Jephtha Freeman – Pioneer of Eight Hour day
This weekend, in Victoria, we are celebrating the Labour Day weekend. In these modern times, I am sure the weekend is just another long weekend for workers, without much thought given to the reason for it.
The Labour Day Long weekend celebrates better conditions being given to workers in 1856. In the 19th century workers worked very long hours without sick pay and holiday pay. Most workers at the time worked 14 hours each day.
The campaign began when a group of stonemasons downed tools and walked off the job during the building of the Melbourne University They were protesting the long hours worked and the conditions endured by workers. Due to this campaign, the eight hour day was brought in for workers at the same wage that they were paid for their twelve hour working day.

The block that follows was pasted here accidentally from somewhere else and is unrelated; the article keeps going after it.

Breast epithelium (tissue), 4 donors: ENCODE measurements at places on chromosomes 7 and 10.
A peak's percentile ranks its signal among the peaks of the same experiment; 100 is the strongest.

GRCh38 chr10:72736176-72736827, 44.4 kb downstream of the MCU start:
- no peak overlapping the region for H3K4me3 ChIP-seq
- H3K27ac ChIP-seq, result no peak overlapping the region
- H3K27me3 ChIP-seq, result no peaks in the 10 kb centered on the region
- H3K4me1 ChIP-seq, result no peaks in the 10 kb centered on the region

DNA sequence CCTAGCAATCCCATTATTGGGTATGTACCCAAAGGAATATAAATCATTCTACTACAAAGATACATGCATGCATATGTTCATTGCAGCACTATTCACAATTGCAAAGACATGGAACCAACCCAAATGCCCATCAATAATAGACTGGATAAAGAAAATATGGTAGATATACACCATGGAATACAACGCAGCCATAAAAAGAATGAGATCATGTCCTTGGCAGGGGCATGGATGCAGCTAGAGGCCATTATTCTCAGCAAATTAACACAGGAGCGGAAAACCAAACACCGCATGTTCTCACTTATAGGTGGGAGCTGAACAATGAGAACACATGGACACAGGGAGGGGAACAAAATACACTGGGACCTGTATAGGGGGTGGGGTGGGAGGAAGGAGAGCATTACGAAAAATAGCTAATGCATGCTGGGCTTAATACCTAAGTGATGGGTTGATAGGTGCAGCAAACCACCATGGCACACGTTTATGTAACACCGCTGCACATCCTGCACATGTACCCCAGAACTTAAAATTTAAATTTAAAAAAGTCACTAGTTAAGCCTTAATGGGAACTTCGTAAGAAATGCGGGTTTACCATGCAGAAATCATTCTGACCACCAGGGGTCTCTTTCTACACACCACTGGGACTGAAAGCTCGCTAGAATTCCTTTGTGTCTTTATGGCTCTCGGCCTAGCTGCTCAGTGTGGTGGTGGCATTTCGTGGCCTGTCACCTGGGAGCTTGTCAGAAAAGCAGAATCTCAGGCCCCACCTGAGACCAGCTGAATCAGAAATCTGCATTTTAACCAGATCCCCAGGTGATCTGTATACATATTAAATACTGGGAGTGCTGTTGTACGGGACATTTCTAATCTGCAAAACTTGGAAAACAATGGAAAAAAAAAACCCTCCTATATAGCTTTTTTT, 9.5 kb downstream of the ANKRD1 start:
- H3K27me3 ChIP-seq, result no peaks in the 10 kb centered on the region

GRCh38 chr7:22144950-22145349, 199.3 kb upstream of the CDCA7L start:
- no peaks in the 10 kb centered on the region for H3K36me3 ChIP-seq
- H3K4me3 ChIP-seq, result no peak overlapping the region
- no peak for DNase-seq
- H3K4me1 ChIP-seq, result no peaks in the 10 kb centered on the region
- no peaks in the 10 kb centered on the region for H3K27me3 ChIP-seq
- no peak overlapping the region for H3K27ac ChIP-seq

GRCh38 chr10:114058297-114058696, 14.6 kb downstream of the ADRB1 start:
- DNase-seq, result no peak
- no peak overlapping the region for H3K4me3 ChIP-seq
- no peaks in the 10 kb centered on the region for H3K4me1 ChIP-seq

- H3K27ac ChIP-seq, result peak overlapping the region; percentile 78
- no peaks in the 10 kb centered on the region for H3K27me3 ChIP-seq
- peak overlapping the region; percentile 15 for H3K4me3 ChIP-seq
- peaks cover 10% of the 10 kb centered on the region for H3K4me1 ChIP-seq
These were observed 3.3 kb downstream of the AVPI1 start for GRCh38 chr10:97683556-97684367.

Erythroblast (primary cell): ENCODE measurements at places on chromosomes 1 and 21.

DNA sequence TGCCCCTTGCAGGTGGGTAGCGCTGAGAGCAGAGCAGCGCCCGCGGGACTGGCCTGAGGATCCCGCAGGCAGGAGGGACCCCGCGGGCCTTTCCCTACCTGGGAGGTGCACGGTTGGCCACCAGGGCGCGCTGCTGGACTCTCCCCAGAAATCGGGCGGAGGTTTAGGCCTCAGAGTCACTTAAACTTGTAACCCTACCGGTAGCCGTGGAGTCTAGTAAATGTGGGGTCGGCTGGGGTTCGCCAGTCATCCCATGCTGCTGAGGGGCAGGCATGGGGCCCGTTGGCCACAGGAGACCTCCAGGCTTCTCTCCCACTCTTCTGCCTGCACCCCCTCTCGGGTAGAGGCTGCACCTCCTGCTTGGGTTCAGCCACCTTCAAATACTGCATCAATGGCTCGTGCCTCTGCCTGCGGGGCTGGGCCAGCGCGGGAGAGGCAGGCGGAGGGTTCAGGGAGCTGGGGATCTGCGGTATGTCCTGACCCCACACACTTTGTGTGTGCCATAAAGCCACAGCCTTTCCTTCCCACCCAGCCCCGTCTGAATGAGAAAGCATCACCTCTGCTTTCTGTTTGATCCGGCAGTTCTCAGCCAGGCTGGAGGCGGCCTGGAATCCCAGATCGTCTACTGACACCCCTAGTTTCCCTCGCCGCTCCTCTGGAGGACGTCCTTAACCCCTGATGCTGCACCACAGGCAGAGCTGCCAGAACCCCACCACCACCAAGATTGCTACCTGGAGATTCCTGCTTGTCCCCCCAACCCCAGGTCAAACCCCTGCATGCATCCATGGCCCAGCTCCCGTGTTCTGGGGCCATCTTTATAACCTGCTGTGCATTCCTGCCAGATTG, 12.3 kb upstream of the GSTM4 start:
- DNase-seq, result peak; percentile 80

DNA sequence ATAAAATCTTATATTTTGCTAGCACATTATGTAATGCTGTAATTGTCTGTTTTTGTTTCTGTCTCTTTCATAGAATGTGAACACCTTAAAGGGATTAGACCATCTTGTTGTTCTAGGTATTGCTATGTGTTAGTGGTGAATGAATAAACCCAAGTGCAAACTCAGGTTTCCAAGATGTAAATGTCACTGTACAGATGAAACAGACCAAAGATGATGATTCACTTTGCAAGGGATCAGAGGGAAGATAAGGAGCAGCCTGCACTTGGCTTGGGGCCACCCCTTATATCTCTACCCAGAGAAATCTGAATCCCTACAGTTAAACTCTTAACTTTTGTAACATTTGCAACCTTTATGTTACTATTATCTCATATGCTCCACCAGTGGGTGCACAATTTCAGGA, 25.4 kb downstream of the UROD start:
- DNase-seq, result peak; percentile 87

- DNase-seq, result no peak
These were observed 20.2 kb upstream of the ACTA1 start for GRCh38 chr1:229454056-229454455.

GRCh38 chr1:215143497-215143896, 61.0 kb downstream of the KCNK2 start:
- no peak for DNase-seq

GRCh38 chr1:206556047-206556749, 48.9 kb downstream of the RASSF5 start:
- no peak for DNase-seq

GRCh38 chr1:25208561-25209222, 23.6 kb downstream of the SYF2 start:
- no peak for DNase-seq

An annual holiday was enstated to celebrate the win and a procession through the streets was held for many years. An Eight Hour Banner was made and formed part of the march. The day was known as eight hour day originally, and in 1934 was renamed Labour Day.
Eight hour day pioneers marching in the eight hours procession.
I have a family interest in the eight hour day and the Labour Day weekend, as Jephtha Freeman who belongs to my partner’s family, was one of the Eight Hour Governors. They became known popularly as the Eight Hour Day Pioneers. He lived to an old age and was one of the three last remaining pioneers. The eight hour day flag draped over his coffin at his funeral, which was held in Sunbury
The above photo shows the Eight Hour Banner and the pioneers. Jephtha Freeman was most likely one of these men, but there are no names given.
The plaque above is on display at the Trades Hall in Lygon Street Carlton. His name is listed in the first column.
sourced from http://www.monumentaustralia.org.au